A deadly fastball in Denver: A review of The Ringer
304 pages, hardcover: $28.
The Permanent Press, 2011.
The slaying of a Mexican-American immigrant triggers parallel experiences of personal anguish, family discord and cultural dissonance, seen alternately through the eyes of the dead man's widow and the cop who shot him.
"His thoughts were a confusing jumble of elation, dread, relief and fear," Jenny Shank, an editor at NewWest.net books, writes in her debut novel, The Ringer. She's describing the reaction of Officer Ed O'Fallon after another cop initially takes the blame for Salvador Santillano's death. "Something didn't feel right about the whole thing ending so easily. ... The law wouldn't punish him, but maybe something else would."
That something else turns out to be "the ringer," Ray Santillano, Salvador's son. Ed's two sons belong to a youth baseball league -- and 12-year-old Ray throws a wicked fastball. Though his involvement in the league keeps Ray out of the neighborhood gang and his mind off his dead father, his fast pitch puts him within striking distance of his father's killer as the teams near the championship. At first unaware of what really happened, Ray explodes when he finds out, and goes after Ed.
The Ringer reveals a Denver split by race. Ed is a white middle-class cop who busts Hispanic gangs. The boys on the other teams tease Ray, calling him "Speedy Gonzales." And the police department faces off against the Hispanic community over Salvador's death. Only the humanity Shank has written into her central characters keeps readers from instinctively choosing sides. Salvador's widow, Patricia Maestas de Santillano, blames herself for his demise; she had kicked him out of their house because she mistakenly suspected him of keeping a second family in Mexico. After he pulls his gun on an old woman reaching for her inhaler and yells at children playing baseball like they're criminals during a raid, Ed begins to acknowledge that he's jumpy and short-tempered, and he starts to doubt the details of Salvador's death. Did Salvador really have a gun? he wonders. Did he really fire it? Were the other cops covering for him?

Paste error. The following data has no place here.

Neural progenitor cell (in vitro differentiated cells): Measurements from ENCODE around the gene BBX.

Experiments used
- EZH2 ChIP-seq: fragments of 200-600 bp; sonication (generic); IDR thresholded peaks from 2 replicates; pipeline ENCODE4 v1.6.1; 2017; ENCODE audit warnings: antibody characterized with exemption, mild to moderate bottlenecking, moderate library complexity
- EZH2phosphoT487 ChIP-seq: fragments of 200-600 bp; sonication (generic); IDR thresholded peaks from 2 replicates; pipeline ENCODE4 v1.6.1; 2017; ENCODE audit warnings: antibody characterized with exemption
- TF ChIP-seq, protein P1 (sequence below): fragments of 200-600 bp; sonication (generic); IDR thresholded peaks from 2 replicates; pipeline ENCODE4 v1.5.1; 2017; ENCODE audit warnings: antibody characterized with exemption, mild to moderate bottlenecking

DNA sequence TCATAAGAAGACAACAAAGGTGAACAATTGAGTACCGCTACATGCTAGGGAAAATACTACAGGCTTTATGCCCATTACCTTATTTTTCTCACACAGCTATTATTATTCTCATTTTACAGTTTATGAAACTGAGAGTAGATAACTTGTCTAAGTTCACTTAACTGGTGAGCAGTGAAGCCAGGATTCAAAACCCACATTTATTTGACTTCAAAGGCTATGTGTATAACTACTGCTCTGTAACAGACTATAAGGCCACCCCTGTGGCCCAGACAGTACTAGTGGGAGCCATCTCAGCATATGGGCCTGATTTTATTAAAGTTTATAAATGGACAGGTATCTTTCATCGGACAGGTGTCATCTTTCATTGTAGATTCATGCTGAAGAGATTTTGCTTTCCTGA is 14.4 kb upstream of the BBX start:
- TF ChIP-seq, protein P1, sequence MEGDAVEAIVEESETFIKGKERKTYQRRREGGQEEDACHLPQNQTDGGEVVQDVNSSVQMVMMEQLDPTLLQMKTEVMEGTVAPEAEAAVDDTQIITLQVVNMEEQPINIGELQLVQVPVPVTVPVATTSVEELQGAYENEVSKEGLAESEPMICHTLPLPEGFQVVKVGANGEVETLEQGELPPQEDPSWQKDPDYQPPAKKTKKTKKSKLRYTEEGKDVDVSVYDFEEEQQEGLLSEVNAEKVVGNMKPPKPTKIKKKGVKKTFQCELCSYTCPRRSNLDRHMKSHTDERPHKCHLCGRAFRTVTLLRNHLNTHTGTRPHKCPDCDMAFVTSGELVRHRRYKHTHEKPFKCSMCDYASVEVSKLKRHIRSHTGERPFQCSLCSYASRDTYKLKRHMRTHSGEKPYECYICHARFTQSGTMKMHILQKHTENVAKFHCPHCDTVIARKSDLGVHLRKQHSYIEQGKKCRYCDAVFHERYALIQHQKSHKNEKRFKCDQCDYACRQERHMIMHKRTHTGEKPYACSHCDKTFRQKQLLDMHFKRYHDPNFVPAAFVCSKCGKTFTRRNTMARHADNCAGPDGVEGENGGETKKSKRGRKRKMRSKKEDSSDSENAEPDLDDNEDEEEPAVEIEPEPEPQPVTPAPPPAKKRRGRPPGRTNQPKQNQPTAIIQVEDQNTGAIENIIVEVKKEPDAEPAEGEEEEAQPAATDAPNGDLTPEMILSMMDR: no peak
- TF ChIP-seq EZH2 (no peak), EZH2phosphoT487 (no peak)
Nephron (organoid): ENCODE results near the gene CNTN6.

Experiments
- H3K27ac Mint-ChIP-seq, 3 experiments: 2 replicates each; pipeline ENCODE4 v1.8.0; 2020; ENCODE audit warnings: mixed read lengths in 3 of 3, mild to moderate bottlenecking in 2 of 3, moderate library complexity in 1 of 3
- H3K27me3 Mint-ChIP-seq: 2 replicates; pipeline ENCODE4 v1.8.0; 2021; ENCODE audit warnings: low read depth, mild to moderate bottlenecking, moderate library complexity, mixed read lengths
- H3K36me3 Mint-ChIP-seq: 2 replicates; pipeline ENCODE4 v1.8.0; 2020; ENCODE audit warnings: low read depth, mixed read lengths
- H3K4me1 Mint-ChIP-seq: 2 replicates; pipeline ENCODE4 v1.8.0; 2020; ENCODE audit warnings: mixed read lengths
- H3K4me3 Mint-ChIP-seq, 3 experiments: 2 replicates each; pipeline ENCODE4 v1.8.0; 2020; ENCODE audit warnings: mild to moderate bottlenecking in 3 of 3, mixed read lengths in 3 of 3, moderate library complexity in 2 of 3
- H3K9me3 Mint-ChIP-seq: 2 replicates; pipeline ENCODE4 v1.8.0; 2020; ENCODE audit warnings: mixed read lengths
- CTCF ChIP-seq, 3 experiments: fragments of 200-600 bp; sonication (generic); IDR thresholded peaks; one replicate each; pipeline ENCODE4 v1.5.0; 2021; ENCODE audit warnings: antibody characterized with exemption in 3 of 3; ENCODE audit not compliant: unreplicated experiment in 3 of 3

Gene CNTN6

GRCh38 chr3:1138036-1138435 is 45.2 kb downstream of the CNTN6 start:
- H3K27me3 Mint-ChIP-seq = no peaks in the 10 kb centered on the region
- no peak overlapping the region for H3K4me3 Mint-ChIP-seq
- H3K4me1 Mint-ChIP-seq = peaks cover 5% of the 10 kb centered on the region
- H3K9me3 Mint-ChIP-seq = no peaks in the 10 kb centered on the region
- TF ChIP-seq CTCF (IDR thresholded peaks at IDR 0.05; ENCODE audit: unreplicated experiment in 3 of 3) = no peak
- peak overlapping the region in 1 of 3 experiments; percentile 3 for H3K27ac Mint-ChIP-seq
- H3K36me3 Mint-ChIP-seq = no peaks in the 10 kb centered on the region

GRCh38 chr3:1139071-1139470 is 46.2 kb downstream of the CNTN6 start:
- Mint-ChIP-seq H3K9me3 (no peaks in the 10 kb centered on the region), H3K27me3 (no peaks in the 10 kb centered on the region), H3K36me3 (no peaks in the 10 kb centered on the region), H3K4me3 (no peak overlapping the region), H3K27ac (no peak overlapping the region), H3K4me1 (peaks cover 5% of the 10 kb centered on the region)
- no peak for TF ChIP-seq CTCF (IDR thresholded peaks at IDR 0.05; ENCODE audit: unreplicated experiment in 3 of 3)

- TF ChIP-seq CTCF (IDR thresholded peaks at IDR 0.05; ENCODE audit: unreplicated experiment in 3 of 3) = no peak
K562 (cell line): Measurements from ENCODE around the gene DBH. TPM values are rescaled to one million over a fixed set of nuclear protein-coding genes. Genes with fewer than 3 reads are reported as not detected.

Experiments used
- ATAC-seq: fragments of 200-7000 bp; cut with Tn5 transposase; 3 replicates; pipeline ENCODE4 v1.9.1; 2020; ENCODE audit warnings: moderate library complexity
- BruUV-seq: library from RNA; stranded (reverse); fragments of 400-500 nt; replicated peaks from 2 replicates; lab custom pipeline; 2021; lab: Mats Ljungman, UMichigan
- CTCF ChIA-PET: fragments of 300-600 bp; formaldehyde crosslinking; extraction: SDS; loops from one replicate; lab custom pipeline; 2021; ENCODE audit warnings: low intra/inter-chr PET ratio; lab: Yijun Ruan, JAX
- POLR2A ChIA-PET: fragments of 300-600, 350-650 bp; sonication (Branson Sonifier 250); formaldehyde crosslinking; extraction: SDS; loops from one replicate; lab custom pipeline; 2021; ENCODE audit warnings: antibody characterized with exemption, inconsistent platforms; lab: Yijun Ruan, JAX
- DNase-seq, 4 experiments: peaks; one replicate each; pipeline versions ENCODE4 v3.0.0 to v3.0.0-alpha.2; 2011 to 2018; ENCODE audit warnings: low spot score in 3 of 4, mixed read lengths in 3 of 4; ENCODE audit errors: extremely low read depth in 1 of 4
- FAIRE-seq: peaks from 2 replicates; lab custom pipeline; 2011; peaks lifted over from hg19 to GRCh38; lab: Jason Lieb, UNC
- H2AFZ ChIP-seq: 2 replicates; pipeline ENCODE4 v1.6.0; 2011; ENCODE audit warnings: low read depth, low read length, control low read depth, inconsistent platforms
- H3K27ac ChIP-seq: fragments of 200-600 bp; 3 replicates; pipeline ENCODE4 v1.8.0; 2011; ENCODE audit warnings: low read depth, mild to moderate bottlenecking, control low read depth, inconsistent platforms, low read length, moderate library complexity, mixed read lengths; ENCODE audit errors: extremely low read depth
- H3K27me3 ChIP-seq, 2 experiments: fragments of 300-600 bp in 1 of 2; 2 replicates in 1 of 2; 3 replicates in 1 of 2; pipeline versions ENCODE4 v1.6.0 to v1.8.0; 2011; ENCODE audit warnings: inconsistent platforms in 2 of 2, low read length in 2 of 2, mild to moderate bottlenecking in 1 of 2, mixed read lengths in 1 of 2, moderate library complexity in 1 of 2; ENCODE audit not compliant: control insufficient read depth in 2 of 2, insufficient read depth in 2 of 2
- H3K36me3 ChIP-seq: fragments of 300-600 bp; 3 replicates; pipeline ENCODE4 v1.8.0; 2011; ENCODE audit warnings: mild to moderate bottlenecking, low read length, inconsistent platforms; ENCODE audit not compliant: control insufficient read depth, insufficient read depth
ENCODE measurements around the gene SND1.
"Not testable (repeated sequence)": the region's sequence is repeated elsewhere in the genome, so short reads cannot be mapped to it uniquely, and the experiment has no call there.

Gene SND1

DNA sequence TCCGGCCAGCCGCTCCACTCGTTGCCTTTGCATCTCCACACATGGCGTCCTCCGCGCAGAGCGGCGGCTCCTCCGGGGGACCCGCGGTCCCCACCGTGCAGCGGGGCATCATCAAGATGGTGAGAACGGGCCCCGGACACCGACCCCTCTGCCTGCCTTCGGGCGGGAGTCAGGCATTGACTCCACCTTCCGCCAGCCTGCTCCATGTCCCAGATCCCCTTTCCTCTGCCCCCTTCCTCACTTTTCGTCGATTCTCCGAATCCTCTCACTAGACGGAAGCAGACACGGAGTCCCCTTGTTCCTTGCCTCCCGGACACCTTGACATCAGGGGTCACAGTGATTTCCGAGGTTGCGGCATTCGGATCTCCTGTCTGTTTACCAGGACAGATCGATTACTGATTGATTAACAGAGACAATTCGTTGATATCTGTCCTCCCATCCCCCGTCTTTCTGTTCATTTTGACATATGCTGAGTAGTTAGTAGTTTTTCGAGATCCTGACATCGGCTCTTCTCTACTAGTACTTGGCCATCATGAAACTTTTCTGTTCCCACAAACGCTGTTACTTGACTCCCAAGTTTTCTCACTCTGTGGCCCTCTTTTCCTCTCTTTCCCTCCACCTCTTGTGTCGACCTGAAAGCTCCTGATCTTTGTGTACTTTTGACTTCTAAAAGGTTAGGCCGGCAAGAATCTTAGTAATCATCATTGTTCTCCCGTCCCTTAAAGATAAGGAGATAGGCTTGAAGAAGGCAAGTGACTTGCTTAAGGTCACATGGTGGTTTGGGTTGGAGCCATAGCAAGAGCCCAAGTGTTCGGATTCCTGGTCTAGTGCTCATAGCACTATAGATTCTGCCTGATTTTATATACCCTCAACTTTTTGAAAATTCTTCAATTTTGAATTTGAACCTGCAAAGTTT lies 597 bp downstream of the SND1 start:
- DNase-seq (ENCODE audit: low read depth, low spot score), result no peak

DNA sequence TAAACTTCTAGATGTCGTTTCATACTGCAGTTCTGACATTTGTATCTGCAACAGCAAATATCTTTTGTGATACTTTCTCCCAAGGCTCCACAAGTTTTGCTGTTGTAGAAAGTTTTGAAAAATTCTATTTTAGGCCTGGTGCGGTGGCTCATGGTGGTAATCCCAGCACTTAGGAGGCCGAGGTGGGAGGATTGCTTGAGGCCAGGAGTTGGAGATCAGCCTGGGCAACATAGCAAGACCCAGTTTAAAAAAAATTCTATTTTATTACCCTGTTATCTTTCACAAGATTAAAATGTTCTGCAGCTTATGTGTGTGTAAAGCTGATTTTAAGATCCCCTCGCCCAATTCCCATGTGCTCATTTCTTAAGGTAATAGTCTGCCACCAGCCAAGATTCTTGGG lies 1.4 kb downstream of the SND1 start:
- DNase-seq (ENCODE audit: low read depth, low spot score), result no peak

Shank refuses to whitewash her characters' flaws, but empathy infuses her portrait of two good people. Patricia and Ed are both trying to hold their families together while seeking absolution and justice for the death of an innocent man. The novel occasionally wanders off into a narrative vacuum, with ancillary characters who don't seem to exist outside of their relationships to Patricia and Ed. But Shank generally displays a good sense of craft. And she is at her best when focused on her central characters, particularly Salvador, whose death gives him the family and sense of honor that escaped him in life.